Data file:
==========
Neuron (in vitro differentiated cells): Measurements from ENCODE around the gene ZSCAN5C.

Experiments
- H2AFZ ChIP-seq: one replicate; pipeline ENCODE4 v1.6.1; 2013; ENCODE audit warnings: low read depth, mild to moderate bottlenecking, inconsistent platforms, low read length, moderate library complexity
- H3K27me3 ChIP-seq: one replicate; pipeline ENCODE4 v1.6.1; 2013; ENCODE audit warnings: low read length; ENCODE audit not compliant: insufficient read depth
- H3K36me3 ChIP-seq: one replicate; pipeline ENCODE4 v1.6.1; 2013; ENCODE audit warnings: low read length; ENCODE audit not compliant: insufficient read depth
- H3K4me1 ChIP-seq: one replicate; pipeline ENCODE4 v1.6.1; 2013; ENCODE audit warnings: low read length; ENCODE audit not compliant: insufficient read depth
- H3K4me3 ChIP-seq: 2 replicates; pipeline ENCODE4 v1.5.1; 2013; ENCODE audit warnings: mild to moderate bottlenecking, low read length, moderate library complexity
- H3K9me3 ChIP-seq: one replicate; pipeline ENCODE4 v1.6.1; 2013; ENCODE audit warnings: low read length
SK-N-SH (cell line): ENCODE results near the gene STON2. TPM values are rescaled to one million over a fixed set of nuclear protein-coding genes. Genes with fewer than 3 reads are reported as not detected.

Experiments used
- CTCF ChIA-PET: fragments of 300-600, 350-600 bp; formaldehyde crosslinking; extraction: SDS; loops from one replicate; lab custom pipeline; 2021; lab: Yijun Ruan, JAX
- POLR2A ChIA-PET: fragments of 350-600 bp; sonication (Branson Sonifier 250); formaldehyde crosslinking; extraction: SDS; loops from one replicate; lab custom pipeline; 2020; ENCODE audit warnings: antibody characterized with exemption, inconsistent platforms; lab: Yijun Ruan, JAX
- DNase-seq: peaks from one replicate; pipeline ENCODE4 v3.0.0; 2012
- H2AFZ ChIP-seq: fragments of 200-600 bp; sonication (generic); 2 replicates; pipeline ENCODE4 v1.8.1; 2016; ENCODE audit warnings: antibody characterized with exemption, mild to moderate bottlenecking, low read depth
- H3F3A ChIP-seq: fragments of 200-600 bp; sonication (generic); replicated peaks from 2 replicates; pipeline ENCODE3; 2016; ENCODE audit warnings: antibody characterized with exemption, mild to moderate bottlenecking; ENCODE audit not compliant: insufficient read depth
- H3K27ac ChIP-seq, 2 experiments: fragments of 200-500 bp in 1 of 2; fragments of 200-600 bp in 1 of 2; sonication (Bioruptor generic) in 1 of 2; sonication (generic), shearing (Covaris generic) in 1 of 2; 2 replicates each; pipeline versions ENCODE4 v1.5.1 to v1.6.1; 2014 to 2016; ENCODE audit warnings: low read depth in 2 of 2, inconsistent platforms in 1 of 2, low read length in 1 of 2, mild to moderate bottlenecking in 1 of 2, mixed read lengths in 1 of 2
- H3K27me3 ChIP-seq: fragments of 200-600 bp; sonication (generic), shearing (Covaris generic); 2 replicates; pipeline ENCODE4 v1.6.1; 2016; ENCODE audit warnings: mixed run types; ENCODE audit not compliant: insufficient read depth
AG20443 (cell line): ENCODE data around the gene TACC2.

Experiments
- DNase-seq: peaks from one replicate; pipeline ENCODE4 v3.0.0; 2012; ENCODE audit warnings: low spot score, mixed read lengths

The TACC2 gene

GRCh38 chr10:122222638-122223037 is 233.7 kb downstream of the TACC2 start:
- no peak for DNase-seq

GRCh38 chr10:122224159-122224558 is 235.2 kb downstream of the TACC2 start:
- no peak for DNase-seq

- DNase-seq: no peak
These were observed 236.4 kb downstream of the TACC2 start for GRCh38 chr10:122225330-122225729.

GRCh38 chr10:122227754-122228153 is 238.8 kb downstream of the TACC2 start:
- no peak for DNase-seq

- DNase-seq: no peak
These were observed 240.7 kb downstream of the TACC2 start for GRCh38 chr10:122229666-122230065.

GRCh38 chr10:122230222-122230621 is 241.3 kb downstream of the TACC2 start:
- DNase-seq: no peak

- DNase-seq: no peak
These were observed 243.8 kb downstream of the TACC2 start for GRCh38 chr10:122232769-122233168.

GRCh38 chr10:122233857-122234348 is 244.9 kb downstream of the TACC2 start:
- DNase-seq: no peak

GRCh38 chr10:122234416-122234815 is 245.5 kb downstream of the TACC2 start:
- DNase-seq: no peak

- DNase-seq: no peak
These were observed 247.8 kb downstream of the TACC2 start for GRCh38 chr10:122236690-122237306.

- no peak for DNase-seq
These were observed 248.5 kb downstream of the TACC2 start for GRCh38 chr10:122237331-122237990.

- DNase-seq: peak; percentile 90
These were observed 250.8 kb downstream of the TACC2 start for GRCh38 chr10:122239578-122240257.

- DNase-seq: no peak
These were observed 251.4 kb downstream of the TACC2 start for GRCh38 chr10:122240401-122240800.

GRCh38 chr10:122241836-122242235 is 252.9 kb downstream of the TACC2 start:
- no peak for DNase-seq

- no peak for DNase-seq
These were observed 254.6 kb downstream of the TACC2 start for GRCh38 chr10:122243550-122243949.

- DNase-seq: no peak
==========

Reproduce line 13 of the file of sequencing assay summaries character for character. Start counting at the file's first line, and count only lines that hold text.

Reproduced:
- DNase-seq: peaks from one replicate; pipeline ENCODE4 v3.0.0; 2012